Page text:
Dr. Robert Lemery joined the Arizona Heart Rhythm Center in September 2018. Before joining the Arizona Heart Rhythm Center, Dr. Lemery completed fellowship training in cardiovascular diseases and in cardiac electrophysiology at the Mayo Clinic in Rochester, MN and in Maastricht, Netherlands and in London, England. Dr. Lemery is board certified in internal medicine, cardiology and clinical cardiac electrophysiology. He is a world-recognized leader in the field of electrophysiology, specially trained in performing complex ablation procedures and device implantation. Dr. Lemery is also a medical historian. He has a double Masters in the History of Medicine from Johns Hopkins University and from McGill University, with a particular interest in the history of cardiology and cardiac electrophysiology, and in global health.
Dr. Lemery is a dedicated clinician, academician, and researcher. Dr. Lemery has held faculty positions at a variety of prestigious universities including the University of Montreal, Brown University in Rhode Island and the University of Ottawa. He started the ablation program at Brown University in Rhode Island and more recently was a cardiac electrophysiologist at the University of Ottawa Heart Institute in ON, Canada. He has been an invited lecturer at numerous symposiums and conferences around the world. He has been involved in teaching and training of cardiac electrophysiologists in China, Thailand, Vietnam, and India.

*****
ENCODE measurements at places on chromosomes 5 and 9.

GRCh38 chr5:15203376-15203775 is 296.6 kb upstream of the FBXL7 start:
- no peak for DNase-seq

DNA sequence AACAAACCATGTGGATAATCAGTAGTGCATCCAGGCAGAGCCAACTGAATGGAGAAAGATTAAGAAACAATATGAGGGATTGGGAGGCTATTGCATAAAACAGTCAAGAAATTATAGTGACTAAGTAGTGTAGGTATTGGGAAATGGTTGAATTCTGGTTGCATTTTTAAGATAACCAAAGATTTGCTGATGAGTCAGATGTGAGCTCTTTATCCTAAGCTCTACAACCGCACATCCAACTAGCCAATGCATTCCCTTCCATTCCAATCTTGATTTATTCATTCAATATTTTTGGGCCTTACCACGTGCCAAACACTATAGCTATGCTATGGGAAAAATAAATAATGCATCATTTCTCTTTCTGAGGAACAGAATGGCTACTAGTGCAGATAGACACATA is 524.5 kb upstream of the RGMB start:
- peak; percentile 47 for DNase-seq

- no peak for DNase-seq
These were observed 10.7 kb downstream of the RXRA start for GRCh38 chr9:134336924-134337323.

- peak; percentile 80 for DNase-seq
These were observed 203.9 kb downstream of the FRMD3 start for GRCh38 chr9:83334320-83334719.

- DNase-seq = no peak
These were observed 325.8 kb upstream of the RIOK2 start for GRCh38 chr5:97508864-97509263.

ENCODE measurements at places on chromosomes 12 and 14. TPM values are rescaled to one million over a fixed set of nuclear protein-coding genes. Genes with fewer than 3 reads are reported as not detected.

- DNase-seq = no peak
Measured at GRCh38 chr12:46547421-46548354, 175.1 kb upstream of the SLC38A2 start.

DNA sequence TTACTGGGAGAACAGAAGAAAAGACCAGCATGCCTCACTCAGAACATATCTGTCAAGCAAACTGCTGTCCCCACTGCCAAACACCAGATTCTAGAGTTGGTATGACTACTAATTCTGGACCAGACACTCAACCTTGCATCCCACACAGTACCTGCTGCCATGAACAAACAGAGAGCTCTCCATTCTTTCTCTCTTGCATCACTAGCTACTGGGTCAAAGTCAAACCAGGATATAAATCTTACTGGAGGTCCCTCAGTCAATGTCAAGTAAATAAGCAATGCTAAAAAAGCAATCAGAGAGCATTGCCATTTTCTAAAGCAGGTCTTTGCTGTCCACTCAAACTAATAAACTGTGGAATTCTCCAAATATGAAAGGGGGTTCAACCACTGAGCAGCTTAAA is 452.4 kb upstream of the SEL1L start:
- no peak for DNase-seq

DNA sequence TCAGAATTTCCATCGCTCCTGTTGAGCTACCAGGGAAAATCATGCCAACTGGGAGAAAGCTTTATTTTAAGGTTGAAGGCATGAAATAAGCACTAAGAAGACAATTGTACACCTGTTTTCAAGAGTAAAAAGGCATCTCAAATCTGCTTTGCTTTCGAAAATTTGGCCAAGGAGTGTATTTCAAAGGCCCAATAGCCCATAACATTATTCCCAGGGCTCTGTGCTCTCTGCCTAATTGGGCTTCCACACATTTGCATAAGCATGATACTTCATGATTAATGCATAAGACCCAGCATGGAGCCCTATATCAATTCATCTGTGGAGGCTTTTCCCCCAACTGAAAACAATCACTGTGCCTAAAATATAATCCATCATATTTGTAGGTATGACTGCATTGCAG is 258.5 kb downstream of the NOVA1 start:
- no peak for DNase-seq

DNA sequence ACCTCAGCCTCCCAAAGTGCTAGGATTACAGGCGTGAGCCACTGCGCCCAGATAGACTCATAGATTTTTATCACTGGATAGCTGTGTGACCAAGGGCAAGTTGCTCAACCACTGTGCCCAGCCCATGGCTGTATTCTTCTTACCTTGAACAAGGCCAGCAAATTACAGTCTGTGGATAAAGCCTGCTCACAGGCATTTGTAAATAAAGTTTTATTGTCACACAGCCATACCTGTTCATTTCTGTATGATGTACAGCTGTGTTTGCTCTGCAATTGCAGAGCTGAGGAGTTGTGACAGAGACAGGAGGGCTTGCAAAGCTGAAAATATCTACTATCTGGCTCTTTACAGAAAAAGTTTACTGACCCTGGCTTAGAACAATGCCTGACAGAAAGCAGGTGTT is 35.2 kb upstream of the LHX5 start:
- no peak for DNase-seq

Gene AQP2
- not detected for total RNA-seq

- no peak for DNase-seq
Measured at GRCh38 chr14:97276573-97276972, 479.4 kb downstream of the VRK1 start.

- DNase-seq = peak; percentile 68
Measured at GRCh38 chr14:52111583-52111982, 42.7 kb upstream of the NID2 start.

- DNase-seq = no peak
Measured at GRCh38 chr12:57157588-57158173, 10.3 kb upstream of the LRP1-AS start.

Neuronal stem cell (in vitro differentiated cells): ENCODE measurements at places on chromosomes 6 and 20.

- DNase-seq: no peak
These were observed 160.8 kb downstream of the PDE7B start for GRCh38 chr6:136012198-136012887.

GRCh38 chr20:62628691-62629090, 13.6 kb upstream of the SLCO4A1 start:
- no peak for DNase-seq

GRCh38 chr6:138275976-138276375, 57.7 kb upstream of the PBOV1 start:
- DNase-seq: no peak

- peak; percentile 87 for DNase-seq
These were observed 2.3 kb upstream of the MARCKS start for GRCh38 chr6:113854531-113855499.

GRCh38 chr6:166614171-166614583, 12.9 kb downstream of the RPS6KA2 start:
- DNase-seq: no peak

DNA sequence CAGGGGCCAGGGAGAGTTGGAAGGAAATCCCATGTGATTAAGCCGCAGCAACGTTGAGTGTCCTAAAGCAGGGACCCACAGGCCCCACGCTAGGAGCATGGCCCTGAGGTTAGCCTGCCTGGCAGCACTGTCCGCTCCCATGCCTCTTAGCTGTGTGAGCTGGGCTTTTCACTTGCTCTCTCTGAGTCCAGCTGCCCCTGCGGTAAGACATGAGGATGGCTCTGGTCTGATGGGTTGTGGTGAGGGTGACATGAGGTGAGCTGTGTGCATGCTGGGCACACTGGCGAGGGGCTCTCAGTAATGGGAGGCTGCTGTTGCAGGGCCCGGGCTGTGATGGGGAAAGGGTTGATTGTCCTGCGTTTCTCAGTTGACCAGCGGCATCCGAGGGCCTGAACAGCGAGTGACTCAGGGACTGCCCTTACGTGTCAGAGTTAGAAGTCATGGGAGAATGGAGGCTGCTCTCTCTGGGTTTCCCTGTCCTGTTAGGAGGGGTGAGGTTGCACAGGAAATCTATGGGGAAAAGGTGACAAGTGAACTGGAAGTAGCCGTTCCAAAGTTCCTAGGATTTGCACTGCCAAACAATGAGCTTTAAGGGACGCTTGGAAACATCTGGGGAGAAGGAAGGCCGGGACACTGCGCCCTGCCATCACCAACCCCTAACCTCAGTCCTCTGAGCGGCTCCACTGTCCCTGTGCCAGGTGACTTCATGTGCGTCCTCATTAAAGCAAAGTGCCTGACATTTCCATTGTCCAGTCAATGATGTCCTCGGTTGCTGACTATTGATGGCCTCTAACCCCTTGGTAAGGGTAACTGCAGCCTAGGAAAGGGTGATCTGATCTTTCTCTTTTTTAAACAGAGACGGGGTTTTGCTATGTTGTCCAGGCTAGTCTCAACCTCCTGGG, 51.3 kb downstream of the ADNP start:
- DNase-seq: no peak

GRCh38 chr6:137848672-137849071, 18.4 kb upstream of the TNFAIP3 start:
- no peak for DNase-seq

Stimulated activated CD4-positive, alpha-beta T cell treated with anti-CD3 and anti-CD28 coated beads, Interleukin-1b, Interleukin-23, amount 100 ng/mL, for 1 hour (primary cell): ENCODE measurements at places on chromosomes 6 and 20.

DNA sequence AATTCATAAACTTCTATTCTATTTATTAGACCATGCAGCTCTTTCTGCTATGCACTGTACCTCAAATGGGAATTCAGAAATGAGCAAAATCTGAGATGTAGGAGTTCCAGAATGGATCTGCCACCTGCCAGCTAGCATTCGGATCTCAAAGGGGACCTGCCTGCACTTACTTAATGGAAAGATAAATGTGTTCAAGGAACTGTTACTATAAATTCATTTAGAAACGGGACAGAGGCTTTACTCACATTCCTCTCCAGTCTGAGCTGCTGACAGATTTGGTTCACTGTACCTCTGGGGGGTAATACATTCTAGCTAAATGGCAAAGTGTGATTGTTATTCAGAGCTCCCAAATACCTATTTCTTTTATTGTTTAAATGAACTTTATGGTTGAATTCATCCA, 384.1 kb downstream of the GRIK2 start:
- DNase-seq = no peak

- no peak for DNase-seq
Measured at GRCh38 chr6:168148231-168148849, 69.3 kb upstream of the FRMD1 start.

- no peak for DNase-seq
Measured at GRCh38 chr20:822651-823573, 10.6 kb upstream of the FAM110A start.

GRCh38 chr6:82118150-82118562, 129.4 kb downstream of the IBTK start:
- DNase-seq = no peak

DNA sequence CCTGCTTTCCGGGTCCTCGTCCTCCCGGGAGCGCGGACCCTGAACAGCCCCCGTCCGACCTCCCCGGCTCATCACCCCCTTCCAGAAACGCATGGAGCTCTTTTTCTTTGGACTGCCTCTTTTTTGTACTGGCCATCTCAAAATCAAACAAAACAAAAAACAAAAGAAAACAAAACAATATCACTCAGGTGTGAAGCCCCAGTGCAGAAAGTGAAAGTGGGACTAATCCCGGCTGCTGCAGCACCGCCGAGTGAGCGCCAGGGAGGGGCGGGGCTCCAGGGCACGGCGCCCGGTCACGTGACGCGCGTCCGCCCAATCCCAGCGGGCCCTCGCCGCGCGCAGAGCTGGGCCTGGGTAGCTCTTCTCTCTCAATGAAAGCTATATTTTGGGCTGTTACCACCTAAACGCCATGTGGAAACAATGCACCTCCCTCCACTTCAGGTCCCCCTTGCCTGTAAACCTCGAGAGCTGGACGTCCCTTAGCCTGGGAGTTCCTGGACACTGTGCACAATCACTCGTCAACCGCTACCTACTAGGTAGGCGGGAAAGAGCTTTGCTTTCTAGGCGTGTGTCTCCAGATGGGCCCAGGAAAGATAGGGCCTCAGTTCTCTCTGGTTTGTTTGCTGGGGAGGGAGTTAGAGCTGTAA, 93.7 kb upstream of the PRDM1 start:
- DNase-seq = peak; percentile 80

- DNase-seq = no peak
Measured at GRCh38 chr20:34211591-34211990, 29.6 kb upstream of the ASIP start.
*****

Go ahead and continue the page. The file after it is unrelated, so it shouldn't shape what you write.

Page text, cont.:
Dr. Lemery has published extensively on pacing and interventional electrophysiology. He continues to serve on the Editorial Board for the Journal of Cardiovascular Electrophysiology and the Journal Heart Rhythm. He has served as a Journal Reviewer for most of the cardiology and cardiac electrophysiology journals. Dr. Lemery recently co-authored the third edition of the book Fast Facts: Cardiac Arrhythmias. In 2015, he conducted a prospective clinical trial comparing caffeine with placebo in patients undergoing invasive electrophysiology procedures. Dr. Lemery has also been involved in clinical research on autonomics and cardiac arrhythmias. He recently conducted a clinical NIH registered study on High-Frequency Stimulation of autonomic cardiac ganglia and MIBG imaging.